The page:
The world’s biggest fungus, discovered in Oregon’s Blue Mountains in 2001, is challenging traditional notions of what constitutes an individual. The underground fungus – estimated to be between 2000 and 8500 years old – is also deepening our understanding of the ecosystem, with possible implications for the management of Canadian forests, according to a paper published March 17 on the Web site of the Canadian Journal of Forest Research (http://cjfr.nrc.ca).
The clone of Armillaria ostoyae – the tree-killing fungus that causes Armillaria root disease – covers an area of 9.65 square kilometres, about the size of 6000 hockey rinks or 1600 football fields.
“It’s one organism that began as a microscopic spore and then grew vegetatively, like a plant,” says Dr. Catherine Parks, a research plant pathologist with the United States Department of Agriculture (USDA) Forest Service and co-ordinator of the research team. “From a broad scientific view, it challenges what we think of as an individual organism.”
In the paper, being published in the April 2003 issue of the Canadian Journal of Forest Research, researchers at the USDA Forest Service reveal their findings about the huge fungus, including how they discovered it was a single organism, and the potential implications for forest management practices.
Armillaria root disease is a pernicous killer of trees in many parts of the U.S. and across southern Canada. It has been estimated to cause growth loss and mortality of 3.8 million cubic meters of lumber annually in B.C. The fungus spreads mainly along tree roots, but also through the soil using shoestring-like structures called rhizomorphs.
Researchers thought that individual fungus organisms grew in distinct clusters in the forest, marked by the ring-shaped patches of dead trees that they spotted during overhead flights. No one expected to find that the well-separated clusters represented one contiguous organism. “If you could take away the soil and look at it, it’s just one big heap of fungus with all of these filaments that go out under the surface,” says Dr. Parks. “The fact that an organism like this has been growing in the forest for thousands of years really expands our view of the forest ecosystem and how it functions.”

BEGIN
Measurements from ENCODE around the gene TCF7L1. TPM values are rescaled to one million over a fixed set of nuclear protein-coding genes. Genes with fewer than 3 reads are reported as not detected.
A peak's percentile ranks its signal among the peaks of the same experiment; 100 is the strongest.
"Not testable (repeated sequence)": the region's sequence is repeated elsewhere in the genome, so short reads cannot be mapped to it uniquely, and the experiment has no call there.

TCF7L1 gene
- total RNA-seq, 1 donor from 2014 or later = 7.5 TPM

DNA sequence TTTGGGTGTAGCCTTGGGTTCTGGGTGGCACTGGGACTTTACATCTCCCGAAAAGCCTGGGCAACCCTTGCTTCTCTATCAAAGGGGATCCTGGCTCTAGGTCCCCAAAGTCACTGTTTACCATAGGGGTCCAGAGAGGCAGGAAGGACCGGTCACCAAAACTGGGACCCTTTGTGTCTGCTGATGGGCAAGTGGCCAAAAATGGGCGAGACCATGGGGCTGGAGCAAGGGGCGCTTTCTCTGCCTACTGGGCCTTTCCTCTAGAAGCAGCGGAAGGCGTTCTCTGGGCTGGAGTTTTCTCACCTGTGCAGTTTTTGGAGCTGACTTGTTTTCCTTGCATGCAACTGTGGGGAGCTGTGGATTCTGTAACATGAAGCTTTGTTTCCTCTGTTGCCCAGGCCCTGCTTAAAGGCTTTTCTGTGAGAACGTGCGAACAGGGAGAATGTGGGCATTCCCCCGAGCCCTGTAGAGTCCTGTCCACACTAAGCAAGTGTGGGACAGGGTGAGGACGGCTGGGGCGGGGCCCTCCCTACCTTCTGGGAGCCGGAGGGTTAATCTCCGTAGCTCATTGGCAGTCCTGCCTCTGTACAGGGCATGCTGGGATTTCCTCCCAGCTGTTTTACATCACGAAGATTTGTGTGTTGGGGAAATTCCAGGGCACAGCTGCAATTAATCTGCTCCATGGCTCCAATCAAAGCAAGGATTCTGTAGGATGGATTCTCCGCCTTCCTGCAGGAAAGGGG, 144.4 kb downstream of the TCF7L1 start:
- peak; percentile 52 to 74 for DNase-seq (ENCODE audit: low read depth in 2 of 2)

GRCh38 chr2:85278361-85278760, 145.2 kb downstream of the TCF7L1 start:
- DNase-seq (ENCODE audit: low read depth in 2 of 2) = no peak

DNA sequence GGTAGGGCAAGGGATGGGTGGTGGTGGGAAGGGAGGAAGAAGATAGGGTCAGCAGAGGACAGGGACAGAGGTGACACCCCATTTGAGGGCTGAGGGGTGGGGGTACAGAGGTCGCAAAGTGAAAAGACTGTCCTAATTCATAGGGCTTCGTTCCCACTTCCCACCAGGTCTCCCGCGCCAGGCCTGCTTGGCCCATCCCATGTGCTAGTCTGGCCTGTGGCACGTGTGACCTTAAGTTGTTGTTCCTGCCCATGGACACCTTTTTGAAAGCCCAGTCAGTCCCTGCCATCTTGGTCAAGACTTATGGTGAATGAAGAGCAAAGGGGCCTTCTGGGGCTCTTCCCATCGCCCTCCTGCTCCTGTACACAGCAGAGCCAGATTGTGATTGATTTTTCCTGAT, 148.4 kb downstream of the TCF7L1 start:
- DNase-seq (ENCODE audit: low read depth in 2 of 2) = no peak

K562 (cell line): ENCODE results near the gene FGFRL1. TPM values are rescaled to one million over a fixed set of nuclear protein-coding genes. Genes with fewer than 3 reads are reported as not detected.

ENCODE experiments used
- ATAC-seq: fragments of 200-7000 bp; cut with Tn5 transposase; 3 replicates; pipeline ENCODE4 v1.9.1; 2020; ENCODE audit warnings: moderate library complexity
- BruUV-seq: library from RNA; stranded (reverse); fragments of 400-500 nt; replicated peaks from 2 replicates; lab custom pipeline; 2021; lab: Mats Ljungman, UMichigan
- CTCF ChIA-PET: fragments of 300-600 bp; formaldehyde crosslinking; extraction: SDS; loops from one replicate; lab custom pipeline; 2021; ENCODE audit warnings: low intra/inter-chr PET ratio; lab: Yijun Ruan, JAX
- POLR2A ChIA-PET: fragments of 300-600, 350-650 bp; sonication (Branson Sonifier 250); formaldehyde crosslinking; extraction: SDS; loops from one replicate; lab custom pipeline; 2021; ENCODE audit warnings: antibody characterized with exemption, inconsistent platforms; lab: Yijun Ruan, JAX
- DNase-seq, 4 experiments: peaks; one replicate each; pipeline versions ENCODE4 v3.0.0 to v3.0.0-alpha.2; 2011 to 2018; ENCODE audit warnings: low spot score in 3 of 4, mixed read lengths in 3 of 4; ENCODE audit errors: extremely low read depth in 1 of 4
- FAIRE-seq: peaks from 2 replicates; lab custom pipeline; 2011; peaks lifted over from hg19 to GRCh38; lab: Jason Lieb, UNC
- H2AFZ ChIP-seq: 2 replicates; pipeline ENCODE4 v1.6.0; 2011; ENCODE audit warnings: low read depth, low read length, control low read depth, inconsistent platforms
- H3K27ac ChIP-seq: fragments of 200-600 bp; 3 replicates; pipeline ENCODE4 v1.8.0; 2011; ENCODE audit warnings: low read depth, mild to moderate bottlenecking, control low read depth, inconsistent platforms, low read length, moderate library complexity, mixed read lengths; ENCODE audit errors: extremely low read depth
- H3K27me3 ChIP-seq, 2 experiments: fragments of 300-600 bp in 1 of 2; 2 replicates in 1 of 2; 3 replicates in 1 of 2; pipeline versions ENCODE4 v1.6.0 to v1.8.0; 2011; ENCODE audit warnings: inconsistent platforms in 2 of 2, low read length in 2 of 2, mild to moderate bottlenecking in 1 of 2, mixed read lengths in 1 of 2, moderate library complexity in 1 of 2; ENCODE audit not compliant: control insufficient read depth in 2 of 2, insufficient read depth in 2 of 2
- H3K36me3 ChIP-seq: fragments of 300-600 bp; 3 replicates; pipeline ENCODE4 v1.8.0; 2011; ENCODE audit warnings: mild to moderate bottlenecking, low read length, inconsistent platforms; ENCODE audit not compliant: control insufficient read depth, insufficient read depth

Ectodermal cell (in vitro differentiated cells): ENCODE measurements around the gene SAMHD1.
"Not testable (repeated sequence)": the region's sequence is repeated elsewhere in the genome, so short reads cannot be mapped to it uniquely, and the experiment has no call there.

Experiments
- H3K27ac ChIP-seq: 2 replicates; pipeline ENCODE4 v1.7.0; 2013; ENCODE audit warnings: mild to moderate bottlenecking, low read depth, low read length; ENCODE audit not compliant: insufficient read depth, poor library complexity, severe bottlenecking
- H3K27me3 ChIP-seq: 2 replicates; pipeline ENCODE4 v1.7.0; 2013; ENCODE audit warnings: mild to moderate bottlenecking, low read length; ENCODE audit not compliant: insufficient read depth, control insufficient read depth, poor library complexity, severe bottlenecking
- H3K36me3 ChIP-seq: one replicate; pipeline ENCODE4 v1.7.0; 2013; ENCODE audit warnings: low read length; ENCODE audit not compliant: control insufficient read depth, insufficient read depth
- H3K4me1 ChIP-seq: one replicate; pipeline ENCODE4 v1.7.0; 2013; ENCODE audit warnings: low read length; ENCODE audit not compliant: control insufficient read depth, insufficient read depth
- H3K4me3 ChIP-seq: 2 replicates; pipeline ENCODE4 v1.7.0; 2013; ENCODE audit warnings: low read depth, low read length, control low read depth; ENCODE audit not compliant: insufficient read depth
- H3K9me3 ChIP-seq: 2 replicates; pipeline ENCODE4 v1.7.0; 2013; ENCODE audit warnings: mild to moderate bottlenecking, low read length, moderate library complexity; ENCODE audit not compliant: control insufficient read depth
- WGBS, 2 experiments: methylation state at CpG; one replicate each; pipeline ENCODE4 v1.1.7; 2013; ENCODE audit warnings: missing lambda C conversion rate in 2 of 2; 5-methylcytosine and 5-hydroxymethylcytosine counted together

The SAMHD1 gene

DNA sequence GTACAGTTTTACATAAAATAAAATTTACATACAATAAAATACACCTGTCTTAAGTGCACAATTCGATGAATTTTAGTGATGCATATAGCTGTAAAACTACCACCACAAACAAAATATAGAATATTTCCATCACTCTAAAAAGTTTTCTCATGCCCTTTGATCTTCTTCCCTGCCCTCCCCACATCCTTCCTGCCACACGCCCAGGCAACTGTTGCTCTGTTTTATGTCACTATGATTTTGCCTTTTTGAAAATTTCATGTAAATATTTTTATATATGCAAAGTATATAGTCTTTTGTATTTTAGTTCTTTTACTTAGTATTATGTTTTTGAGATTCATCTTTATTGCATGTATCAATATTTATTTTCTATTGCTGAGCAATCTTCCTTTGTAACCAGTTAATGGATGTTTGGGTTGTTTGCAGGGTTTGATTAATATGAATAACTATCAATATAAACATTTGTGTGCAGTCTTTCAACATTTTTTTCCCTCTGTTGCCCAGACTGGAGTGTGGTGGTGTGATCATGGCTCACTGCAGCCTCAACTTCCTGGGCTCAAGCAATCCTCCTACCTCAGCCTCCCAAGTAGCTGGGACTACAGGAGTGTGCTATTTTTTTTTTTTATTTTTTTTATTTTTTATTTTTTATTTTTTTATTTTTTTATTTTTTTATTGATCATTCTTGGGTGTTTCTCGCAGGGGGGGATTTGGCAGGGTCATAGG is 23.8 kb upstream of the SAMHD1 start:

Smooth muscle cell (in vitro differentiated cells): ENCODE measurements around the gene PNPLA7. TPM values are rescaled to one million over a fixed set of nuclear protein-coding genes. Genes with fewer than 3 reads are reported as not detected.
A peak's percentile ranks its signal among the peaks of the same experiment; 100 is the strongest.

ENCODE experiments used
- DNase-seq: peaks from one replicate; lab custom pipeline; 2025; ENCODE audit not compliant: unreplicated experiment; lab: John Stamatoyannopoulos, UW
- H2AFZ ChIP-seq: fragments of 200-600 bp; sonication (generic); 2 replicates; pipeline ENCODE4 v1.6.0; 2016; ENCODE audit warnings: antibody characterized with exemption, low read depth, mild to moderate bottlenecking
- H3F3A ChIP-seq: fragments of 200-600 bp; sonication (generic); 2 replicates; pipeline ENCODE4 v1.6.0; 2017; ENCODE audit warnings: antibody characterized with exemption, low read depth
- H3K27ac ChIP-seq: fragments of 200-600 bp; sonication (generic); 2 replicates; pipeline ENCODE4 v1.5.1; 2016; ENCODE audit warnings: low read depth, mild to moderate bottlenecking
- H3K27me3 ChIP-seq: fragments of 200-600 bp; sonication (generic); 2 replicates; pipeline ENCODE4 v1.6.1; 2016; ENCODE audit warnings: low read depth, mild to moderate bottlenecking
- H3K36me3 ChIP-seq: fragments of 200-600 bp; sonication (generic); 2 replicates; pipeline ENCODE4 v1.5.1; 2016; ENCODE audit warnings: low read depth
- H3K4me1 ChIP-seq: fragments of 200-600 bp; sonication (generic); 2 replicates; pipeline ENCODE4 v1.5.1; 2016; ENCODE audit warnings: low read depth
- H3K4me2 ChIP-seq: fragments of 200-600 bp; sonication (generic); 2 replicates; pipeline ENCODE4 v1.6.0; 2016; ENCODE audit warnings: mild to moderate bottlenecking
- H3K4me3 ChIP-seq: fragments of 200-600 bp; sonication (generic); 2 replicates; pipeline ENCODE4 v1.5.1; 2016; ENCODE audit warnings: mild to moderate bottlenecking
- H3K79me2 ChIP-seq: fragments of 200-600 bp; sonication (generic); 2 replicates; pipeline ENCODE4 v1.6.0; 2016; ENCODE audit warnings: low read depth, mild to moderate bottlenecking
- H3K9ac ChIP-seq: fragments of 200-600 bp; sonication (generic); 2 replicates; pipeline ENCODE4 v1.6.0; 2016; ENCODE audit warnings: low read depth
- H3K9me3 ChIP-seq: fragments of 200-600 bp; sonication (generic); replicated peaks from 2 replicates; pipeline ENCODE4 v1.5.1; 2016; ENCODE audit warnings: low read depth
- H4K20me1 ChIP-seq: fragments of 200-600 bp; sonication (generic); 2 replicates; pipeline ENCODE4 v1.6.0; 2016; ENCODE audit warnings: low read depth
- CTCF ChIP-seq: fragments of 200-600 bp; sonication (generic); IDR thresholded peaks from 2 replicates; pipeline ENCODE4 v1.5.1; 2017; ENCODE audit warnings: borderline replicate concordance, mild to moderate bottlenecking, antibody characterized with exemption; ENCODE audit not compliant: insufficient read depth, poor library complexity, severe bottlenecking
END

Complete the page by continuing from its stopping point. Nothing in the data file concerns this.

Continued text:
Until now, forest managers thought that humans worsened the spread of Armillaria root disease by suppressing the forest fires that are part of the natural cycle of renewal. “But because this fungus is thousands of years old, and grew long before fire systems were influenced by man, we know this isn’t the case,” says Dr. Parks. “It also means that fire does not naturally control this disease.”
This means that the fungus, in all its far-flung glory, is a natural participant in the forest cycle. In fact, it is often present in areas with little visible tree damage. Knowing this, forest managers may be more prudent when using traditional management practices such as selected cutting. “After you cut an infected tree, the entire root system can be colonized by the fungus, which then increases the disease potential around that area,” says Dr. Parks.
Forest managers may also want to consider which species to focus on during planting and harvesting. “When planting, they may want to introduce less susceptible trees – such as western larch, western white pine, and ponderosa pine – and harvest the more susceptible trees during thinning.”
According to Cindy Prescott, co-editor of the Canadian Journal of Forest Research, the findings are an exciting example of developments in forest research. “This study is an indication of the kind of discoveries now possible as scientists apply these new and developing techniques to explore the world below ground. It’s just the tip of the iceberg of new knowledge, but these novel findings are already giving us new insights into how forests work, and causing us to rethink fundamental ideas like, what is an individual, and what is a species?”